Robo-advice is not the death of the wealth manager

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Matt Phillips, managing director at Thomas Miller Investment, says that the rise of the robo-adviser is positive for consumers and advisers.

“Technology will only enable more human interaction not less. We see the wealth manager and robo-adviser working alongside each other.

“The death of the face-to-face adviser is exaggerated. Clients will fall in to broad categories such as those that simply do not wish to manage their financial affairs and will have a wealth manager to advice on all or most parts of their financial planning.

“On the other hand there will be others who will do most things online but will get to a point, possibly when they have accumulated enough funds or because their circumstances change, and they will want to talk to someone to ensure they are doing the right thing.

“Robo-advice in the years to come will be dominated by the big institutions such as insurance companies and banks.

“Over the next five years, ISA and Personal Pensions will be taken up cheaply online through a decision tree and via a provider or even a supermarket.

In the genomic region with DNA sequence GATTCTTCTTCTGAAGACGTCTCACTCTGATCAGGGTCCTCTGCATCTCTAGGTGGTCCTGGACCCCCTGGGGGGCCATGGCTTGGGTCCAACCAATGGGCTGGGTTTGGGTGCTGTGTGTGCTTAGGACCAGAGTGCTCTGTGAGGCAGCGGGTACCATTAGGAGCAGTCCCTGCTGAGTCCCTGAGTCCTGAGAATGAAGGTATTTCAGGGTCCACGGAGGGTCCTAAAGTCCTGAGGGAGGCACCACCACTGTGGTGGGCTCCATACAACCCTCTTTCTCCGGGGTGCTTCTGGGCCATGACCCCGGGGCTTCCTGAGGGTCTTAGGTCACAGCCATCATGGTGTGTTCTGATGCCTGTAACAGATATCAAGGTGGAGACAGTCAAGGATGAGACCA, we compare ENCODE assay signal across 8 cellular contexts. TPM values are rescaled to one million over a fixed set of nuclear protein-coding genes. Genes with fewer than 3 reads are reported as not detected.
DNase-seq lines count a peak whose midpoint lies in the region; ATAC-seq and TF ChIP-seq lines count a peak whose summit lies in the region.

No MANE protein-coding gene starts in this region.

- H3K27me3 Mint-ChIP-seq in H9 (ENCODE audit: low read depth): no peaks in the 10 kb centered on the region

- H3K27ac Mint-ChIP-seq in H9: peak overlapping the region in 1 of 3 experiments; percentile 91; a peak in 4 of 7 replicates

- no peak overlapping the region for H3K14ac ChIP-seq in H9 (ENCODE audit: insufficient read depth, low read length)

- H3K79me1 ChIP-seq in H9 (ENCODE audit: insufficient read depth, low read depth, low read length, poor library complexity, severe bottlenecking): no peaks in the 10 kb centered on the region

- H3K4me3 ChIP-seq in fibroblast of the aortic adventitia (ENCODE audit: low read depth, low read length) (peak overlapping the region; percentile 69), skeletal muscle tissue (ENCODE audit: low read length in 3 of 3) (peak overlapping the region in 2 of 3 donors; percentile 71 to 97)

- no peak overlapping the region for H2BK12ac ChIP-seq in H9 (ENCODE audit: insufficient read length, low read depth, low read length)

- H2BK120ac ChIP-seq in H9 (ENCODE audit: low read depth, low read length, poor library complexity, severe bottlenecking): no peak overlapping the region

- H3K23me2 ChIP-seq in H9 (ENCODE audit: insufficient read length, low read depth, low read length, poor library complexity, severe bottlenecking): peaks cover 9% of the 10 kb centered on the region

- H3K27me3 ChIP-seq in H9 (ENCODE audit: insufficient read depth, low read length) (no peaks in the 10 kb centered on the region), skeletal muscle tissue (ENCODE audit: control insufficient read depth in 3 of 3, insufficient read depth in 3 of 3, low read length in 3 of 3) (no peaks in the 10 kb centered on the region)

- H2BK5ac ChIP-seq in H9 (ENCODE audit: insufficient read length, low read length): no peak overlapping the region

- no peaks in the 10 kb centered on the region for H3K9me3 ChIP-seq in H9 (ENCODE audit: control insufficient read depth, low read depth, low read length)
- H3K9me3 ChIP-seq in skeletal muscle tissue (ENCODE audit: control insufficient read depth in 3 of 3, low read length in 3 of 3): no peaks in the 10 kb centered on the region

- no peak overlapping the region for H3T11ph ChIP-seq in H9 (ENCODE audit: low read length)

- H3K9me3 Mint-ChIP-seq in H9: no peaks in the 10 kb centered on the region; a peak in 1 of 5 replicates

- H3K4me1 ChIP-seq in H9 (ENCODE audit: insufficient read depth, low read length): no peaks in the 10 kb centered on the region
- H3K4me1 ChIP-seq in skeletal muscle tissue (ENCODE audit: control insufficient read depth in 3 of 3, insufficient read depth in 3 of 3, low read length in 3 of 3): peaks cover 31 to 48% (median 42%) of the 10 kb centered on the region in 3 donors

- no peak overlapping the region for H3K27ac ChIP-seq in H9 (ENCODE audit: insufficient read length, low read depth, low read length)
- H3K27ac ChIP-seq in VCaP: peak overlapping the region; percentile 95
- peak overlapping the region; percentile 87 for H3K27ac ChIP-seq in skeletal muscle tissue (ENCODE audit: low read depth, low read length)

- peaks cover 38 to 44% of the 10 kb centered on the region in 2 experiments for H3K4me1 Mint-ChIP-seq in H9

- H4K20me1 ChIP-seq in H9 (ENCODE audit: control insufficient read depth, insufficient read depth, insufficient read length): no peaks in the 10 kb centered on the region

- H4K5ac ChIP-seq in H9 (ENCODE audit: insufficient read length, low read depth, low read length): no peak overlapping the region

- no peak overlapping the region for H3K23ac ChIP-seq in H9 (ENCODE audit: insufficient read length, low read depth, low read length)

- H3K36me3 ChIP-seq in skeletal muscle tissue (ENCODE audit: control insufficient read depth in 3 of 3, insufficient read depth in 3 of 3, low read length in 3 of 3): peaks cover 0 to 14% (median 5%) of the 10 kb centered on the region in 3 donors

“However, the problem for consumers will be the amount of choice made readily available to them.

“The online robo-adviser is an advised product sale, if people feel they should be saving more they will for example take out an ISA. However, I struggle to see a decision tree dealing with complex issues for an individual who is retiring.

“The rise of the robo-adviser is a positive for consumers and advisers. It will mean more people will be engaged in savings and that will lead to more opportunities for advisers. It should be welcomed by all and not feared.”

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